Finally the Olympics are upon us once more. The peak in every athlete’s training cycle and the pinnacle of every athlete’s career. It’s a spectacle for us. But it’s work for them.
I was a former international runner and then triathlete. I was hoping for a slot in the 2012 Olympics and people often ask me: "Am I jealous of those who made it?" "Do I wish I continued in the sport?" "Do I find it hard to watch?"
The answer is confidently ‘no’. I love the Olympics for the display of talent, discipline, stories and incredible achievements, and I love it even more when someone I know achieves their dream. The athletes who make it are incredibly disciplined and make huge sacrifices to be there. I was once one of these athletes. I missed holidays, birthdays, lie in’s, fried food and freedom. At the time, I never considered it a sacrifice and if I had, I would never have reached the standard I did.
I had a small taste of international success, running internationally, being mentored by Kelly Holmes and being selected to train full-time on a British Triathlon talent programme. But one day I was two hours through a typical Sunday morning ride, having already completed a 2 hour swim when my fate changed. I was knocked off my bike and hit by an oncoming Landrover. I lay on the ground in an unimaginable amount of pain with 12 broken vertebrae, two punctured lungs, multiple broken ribs and a broken collarbone. I was the only person in the scene who didn’t think I was going to die. I was lucky and owe my life to a passing Leicester Tigers physio and the Air Ambulance service, without whom I would certainly not have survived.
So focused on my goal of being the best athlete I could be, I was back in an international triathlon event 6 months after being picked up off the road. Metalwork was holding my back together, I taught myself to breathe, walk, run and swim again, I competed ignoring my broken collarbone - in my mind I had to overcome my cycling fears and get back to the startline as quickly as possible if I had any chance of success. I was on a blinkered mission. Everyday I would wake up with agony in my back and continue my extreme training programme.
After more spinal surgery, I re-enrolled in university and came to a dramatic conclusion.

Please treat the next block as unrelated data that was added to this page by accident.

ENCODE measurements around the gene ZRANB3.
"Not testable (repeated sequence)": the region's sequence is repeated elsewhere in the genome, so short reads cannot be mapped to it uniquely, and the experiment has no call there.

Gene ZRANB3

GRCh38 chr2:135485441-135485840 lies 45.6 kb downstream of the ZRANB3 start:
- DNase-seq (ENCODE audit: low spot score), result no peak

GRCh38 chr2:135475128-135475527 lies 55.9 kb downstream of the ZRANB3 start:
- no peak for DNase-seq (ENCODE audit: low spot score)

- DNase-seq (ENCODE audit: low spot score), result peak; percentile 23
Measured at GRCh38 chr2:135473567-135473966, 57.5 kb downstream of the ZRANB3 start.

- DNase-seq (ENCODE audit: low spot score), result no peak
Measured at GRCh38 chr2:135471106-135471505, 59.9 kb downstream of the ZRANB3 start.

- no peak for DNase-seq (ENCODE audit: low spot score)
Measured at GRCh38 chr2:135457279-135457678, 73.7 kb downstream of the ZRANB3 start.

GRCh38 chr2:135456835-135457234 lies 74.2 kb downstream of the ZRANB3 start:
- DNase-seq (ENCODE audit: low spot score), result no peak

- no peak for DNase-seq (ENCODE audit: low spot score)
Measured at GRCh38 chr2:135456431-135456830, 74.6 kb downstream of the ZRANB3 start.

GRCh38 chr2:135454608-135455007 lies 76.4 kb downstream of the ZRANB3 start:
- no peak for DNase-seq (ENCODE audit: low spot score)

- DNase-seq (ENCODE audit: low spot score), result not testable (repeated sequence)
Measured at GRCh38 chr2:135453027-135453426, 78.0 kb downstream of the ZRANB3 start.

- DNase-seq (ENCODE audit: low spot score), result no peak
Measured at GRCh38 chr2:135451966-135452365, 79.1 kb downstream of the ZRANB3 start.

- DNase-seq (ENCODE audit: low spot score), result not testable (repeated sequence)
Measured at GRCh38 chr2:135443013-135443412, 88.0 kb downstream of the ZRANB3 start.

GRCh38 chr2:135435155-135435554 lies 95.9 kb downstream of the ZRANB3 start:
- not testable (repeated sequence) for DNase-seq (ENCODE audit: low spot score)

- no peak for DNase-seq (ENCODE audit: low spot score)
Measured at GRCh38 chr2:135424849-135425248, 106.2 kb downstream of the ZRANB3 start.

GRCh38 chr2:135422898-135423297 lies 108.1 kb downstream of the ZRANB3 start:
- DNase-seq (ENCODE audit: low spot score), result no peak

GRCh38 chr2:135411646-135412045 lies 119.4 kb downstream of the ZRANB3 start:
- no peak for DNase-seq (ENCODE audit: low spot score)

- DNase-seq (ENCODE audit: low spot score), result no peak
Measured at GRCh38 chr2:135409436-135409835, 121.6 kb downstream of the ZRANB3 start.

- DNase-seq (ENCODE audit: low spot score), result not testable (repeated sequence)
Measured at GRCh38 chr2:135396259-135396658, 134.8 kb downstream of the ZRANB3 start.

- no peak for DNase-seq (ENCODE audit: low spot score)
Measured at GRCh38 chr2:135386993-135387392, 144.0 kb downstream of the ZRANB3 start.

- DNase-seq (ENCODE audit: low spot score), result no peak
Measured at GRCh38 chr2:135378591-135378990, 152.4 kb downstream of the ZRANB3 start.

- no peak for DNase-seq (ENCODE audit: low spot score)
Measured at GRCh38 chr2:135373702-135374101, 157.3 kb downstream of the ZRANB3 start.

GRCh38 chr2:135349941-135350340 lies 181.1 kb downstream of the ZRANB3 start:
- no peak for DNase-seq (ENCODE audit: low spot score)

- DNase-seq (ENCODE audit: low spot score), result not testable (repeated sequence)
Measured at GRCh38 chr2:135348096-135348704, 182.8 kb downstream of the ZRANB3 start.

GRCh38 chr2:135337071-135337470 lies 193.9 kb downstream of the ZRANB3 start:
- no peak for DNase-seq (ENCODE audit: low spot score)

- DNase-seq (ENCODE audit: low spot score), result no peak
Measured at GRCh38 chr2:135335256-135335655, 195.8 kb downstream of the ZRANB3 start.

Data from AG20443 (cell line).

That I didn’t really enjoy training.
A full time triathlon training programme is 35 hours a week of gruelling, long, repetitive and lonely exercise. I realised that to be the best in the world, I needed to set myself on another 4 year journey and hope that I didn’t get unlucky. For the first time ever, I thought about all the other things I couldn’t do. I was 21, with 35 hours a week of training you can’t have a career, you can’t properly explore the world and go travelling, relax on the weekends or do crazy sports that might risk injury. So I left the sport.
I cycled from Beijing to London to raise money for the Air Ambulance that saved my life and I was finally able to start having a normal relationship with exercise. Going out to play different games each day with my mates, on my schedule and loving every minute of it.
I wanted to change the way in which exercise is perceived. I wanted to create a space where exercise was the highlight of the day.
So, I founded Rabble.
Rabble transforms exercise into games, we play everything and anything from British Bulldog to Capture the Flag, Dodgeball, Frisbee, the Hunger Games and more. The focus is on fun and anyone can show up and play, they are all team games and the sessions are different every time. People play hard to win and the rules are designed so that they get fit without realising it. We made team games that don’t require you to have any knowledge of the rules, have any equipment, whip up a team or have any commitments to the team. We made team games accessible to working adults.
The key reason I don’t feel resentful of my friends competing in the upcoming Olympics is because I feel satisfied and fulfilled with my purpose now. I exercised my right to choose, to compete or not and I’m working on a mission I really care about and I’m changing other’s lives for the positive. It’s great to see people begin to love exercise and get really fit.
Being normal is hugely under-rated. Being normal allows you to have a level of balance that isn’t attainable as a full time athlete. I can go out and play with my friends, or I can go tomorrow or not at all and not feel guilty. I can eat what I like, go on holiday when I like and I don’t have constant muscular pain and tiredness. Watch the Olympics with awe, the athletes earned their moment in the limelight. Just don’t be ashamed of being normal, it’s something to be proud of.